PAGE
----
He said the birds are "highly nomadic" when it comes to seeking prey, so it
wasn't surprising they soon were concentrated farther south in Aitkin, Pine and
Carlton counties, where the snow wasn't as deep. That allowed the birds to
plunge down and catch small mammals. Scientists believe the birds were moving
south at about 25 miles a day.
More recently, the owls have been seen as far south as the Twin Cities, and one
was reported recently in Iowa. Although some have died of starvation, Wilson
said scientists have noted many birds killed by vehicles were in good body
condition, suggesting they had found food in Minnesota.
Kim Eckert of Duluth, a professional bird guide, said he has led numerous owl
tours since the invasion began.
"I know of people coming from Florida, Texas, California, the East Coast and a
few from England,'' he said. "We don't know how many have come from out of
state, but I'm guessing at least half the states have been represented. This
invasion is way above what any of us have ever seen before."
The Minnesota Ornithologists Union has been on the front edge of tracking the
owl's migration through the state, said union president Mark Alt. He said the
organization has devoted a Web site to the invasion and has offered ethical
viewing tips to birders.
"We had some slob birders who were acting very poorly,'' he said. "Things like
setting up spotting scopes in people's front yards without permission. It was
causing some people to flip out."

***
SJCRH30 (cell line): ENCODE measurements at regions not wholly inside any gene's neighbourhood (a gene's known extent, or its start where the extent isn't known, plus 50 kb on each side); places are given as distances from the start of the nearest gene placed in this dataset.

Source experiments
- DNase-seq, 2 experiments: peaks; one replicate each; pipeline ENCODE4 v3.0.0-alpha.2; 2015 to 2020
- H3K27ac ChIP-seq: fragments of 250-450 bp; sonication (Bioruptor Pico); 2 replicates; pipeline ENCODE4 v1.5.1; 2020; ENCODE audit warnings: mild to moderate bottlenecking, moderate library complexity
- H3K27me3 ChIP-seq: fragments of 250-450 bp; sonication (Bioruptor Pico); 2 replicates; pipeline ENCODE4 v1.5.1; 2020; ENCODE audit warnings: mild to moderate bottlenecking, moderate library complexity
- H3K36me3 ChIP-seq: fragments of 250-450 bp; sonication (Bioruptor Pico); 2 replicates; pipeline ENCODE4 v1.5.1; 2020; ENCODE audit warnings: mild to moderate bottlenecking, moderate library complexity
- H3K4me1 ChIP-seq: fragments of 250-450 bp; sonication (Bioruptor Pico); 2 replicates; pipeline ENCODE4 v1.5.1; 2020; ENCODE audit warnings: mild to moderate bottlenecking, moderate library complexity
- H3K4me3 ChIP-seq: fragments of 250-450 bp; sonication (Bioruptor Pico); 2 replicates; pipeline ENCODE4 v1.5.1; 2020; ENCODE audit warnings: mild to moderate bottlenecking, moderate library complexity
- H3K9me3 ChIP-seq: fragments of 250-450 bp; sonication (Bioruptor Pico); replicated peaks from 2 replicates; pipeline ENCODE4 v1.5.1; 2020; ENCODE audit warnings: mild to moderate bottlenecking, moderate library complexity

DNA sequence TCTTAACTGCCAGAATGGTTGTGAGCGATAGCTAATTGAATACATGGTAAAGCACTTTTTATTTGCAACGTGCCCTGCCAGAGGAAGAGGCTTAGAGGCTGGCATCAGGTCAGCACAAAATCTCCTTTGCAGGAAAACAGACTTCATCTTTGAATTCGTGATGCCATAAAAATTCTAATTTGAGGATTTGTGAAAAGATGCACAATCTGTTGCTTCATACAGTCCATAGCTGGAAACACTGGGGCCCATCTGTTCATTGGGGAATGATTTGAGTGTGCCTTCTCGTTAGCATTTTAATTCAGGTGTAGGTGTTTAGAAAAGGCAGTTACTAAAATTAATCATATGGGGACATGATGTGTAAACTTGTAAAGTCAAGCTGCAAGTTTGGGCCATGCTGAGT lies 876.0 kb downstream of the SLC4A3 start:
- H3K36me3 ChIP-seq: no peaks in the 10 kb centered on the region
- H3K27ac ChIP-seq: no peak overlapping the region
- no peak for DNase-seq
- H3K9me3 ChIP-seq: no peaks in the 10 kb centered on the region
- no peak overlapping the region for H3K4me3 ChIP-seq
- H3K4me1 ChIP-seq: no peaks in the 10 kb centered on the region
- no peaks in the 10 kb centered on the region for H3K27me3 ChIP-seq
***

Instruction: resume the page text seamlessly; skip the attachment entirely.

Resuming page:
Alt said it's important for birders to behave properly in northern Minnesota and
not to give the activity a bad name. "People are now starting to police
themselves,'' he said. "It's gotten better."
Wilson said during the last owl invasion in 2000, it was considered big news if
birders saw a handful of great gray owls in a day. "Now, we know of someone who
saw 214 great grays in a day. (The invasion) is unprecedented in terms of
intensity and scale."
During its Jan. 17 statewide census, the ornithologists union tallied 1,715
great gray owls, 300 northern hawk owls and 400 boreal owls, a number adjusted
for duplicate sightings. In a normal winter survey, that number would be 35
great grays, six northern hawk owls and a single Boreal Owl.
Wilson said the invasion is now attracting many novice bird-watchers and
wildlife enthusiasts, which means news of the owls has spread far and wide. The
fascination with the owls hasn't surprised Wilson.
"These owls are the charismatic mega-fauna of the bird world,'' he said. "Plus,
it's winter. People are probably feeling pretty cooped up. It's generated a lot
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On 2006-07-28, Beth Glass from Eagan, MN wrote: "I was walking my dog this evening in Thomas Lake Park and I saw 2 of these great gray owls... I have seen many owls in my day, and this one definitely was not like any other one. Much bigger than any owl I have seen. I took a picture and came home to look it up when I found this article. I searched the Great Gray Owl on Google and came across some pictures that are definitely very similar to the ones that I took. I think that this is very interesting and am excited to see more on this irruption!"
from brainerd mn wrote: "Today I was riding my snowmobile an I came across a gray owl that had a broken wing. I stoped and check it out and I just couldn't leave it like that when it was 20 below 0. So I got ahold of the dnr and told them my location and within 10 minutes they showed up and took it to the raptor center in aitkin mn.It just felt good knowing that I probably just saved that owls life. "